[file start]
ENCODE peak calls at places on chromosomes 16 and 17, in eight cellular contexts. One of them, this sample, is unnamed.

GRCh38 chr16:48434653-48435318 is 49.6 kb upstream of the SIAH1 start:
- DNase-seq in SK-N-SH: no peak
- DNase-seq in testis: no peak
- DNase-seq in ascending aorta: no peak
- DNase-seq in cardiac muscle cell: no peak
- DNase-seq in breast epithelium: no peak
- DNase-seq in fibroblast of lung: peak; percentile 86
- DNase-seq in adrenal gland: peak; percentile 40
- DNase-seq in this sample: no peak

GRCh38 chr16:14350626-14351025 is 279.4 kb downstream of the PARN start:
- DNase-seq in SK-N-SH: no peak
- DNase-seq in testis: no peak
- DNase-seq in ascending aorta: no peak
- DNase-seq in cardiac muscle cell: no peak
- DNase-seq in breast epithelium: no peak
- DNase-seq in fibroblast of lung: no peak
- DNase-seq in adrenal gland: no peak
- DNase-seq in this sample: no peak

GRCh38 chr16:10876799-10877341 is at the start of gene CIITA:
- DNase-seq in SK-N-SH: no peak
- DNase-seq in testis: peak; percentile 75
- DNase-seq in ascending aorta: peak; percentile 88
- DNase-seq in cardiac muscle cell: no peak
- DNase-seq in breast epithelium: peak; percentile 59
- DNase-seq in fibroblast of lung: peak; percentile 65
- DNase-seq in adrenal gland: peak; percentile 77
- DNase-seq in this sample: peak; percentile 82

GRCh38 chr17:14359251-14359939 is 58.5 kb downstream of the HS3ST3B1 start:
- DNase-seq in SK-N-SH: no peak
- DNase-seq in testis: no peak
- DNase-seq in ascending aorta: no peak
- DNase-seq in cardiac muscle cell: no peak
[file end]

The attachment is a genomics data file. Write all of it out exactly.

ENCODE peak calls at places on chromosomes 16 and 17, in eight cellular contexts. One of them, this sample, is unnamed.

GRCh38 chr16:48434653-48435318 is 49.6 kb upstream of the SIAH1 start:
- DNase-seq in SK-N-SH: no peak
- DNase-seq in testis: no peak
- DNase-seq in ascending aorta: no peak
- DNase-seq in cardiac muscle cell: no peak
- DNase-seq in breast epithelium: no peak
- DNase-seq in fibroblast of lung: peak; percentile 86
- DNase-seq in adrenal gland: peak; percentile 40
- DNase-seq in this sample: no peak

GRCh38 chr16:14350626-14351025 is 279.4 kb downstream of the PARN start:
- DNase-seq in SK-N-SH: no peak
- DNase-seq in testis: no peak
- DNase-seq in ascending aorta: no peak
- DNase-seq in cardiac muscle cell: no peak
- DNase-seq in breast epithelium: no peak
- DNase-seq in fibroblast of lung: no peak
- DNase-seq in adrenal gland: no peak
- DNase-seq in this sample: no peak

GRCh38 chr16:10876799-10877341 is at the start of gene CIITA:
- DNase-seq in SK-N-SH: no peak
- DNase-seq in testis: peak; percentile 75
- DNase-seq in ascending aorta: peak; percentile 88
- DNase-seq in cardiac muscle cell: no peak
- DNase-seq in breast epithelium: peak; percentile 59
- DNase-seq in fibroblast of lung: peak; percentile 65
- DNase-seq in adrenal gland: peak; percentile 77
- DNase-seq in this sample: peak; percentile 82

GRCh38 chr17:14359251-14359939 is 58.5 kb downstream of the HS3ST3B1 start:
- DNase-seq in SK-N-SH: no peak
- DNase-seq in testis: no peak
- DNase-seq in ascending aorta: no peak
- DNase-seq in cardiac muscle cell: no peak